Tim Berners-Lee, born June 1955 in London, England. His parents were computer scientists who worked on the first commercially built computer, the Ferranti Mark 1, and as a child he learnt about electronics from tinkering with a model railway. Berners-Lee in the 1980s worked as an independent contractor at CERN, the largest Internet node in Europe, and he saw an opportunity to join hypertext with the Internet. While in Geneva, he proposed a project based on the concept of hypertext, to facilitate sharing and updating information among researchers, and to demonstrate it he built a prototype system named ENQUIRE. They used similar ideas to those underlying the ENQUIRE system to create the World Wide Web, for which Berners-Lee designed and built the first web browser. His software also functioned as an editor (called WorldWideWeb, running on the NeXTSTEP operating system), and the first Web server, CERN HTTPd (short for Hypertext Transfer Protocol daemon). Berners-Lee published the first web site, which described the project itself, on 20 December 1990; it was available to the Internet from the CERN network. The site provided an explanation of what the World Wide Web was, and how people could use a browser and set up a web server, as well as how to get started with your own website. On 6 August 1991, Berners-Lee first posted, on Usenet, a public invitation for collaboration with the WorldWideWeb project. In 1994, Berners-Lee founded the W3C at the Massachusetts Institute of Technology. It comprised various companies that were willing to create standards and recommendations to improve the quality of the Web. Berners-Lee made his idea available freely, with no patent and no royalties due. The World Wide Web Consortium decided that its standards should be based on royalty-free technology, so that they easily could be adopted by anyone. In November 2009, Berners-Lee launched the World Wide Web Foundation (WWWF) in order to campaign to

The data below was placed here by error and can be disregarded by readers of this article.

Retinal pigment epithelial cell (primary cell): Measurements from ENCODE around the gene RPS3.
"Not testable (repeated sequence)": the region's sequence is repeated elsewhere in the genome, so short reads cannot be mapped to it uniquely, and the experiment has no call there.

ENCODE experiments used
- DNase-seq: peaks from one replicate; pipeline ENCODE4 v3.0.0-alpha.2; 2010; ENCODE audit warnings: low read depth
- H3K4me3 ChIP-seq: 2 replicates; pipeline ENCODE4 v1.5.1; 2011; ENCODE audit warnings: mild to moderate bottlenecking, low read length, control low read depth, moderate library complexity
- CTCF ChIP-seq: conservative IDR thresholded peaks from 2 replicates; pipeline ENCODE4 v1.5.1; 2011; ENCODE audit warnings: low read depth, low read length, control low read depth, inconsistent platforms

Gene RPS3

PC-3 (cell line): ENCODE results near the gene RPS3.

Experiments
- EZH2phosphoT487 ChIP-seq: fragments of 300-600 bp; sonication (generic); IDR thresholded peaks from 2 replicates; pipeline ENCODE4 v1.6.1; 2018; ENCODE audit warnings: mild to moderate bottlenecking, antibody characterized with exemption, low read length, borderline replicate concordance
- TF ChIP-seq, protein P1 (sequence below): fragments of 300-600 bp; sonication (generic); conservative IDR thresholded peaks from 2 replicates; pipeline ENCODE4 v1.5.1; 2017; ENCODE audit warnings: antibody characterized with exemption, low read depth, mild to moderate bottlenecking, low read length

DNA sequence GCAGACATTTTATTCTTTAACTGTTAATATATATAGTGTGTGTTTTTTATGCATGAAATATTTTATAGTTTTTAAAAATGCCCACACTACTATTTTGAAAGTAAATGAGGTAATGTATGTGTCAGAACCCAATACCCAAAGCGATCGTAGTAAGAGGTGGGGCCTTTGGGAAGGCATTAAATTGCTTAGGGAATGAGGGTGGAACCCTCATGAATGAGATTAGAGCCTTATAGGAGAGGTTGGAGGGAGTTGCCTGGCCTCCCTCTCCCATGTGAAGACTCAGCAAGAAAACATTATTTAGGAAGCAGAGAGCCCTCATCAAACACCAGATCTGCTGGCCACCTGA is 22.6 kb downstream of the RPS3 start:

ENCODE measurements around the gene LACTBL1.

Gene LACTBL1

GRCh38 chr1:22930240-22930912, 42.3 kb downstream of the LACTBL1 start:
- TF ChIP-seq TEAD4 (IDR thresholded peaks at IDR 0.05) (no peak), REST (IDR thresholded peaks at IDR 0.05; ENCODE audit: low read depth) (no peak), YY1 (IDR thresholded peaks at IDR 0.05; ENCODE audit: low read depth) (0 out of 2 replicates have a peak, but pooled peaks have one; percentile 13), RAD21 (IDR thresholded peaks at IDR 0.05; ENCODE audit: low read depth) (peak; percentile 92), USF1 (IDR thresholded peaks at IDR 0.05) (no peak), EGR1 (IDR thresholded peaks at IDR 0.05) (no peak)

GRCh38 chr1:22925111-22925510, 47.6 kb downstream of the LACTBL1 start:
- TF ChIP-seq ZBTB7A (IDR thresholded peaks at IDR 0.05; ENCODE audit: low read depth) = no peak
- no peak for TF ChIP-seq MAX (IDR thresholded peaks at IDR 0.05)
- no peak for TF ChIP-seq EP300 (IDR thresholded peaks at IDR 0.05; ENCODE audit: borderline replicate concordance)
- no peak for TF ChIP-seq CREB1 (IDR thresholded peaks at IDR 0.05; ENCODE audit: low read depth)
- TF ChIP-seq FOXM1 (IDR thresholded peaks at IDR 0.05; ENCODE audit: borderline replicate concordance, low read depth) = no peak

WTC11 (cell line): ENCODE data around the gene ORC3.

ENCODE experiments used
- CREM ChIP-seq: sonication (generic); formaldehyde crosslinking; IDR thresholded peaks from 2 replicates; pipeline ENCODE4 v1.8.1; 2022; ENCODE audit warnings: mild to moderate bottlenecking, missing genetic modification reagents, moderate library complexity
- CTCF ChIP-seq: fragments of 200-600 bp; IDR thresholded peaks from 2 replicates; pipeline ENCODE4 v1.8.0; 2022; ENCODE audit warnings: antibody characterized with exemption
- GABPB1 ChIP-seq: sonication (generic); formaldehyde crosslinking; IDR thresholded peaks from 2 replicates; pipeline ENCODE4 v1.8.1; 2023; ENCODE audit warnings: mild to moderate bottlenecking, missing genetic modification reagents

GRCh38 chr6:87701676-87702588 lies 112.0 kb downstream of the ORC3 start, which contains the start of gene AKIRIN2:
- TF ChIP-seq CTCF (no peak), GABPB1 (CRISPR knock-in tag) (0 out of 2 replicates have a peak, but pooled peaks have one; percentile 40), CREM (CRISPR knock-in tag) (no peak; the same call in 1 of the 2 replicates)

advance the Web to empower humanity by launching transformative programs that build local capacity to leverage the Web as a medium for positive change.
Tim Berners-Lee – Wikipedia
Tim Berners-Lee co-invented the World Wide Web in 1989, and founded the W3C organization
The World Wide Web Consortium (W3C) international organizations working together to develop web standards